Join Anton Delsink for an in-depth discussion in this video Conclusion, part of Object Oriented Programming with C#.
- [Instructor] So in those first two examples,…all we really did was look for trouble.…We were trying to fit an object-oriented idea…onto a preconception of how things might work…in object orientation, because of how we…expect them to work in the real world.…And so all I'm trying to point out,…is that in theory, things will work a certain way,…because of simplifications,…because of a constrained definition of something,…or a constrained scope, whereas in practice,…we are going to have to deal with…how we interact with the system,…and all the edge cases and nuances…that come from real-world requirements.…
And so, it's a fun idea to consider…whether carpet is art.…It's a fun idea to see whether a mathematical definition…of a square being a rectangle holds true…when we actually try and interact with such an object,…and there will always be such nuances, such surprises.…And so I would encourage you to write some code…to try and use your design as soon as possible.…And the earlier you can do that,…the earlier you'll get a sense of whether your assumptions,…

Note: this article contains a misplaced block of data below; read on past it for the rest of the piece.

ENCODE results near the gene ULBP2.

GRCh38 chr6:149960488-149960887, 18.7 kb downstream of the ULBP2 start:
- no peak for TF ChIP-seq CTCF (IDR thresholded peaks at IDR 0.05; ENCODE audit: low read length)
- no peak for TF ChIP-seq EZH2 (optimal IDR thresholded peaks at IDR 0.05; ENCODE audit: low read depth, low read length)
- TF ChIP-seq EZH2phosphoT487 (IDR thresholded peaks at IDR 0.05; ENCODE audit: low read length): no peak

- Abstract classes
- Processing text with StreamReader
- IEnumerable and yield return
- Windows Forms controls
- Windows Forms with and without the designer
- Adding, organizing, and testing forms
- Creating classes
Skill Level Intermediate
What you should know1m 10s
1. Theory vs. Practice
2. Examples from .NET
3. Examples from Windows UI
4. Examples from Board Games
5. Examples from the Web
Next steps1m 13s
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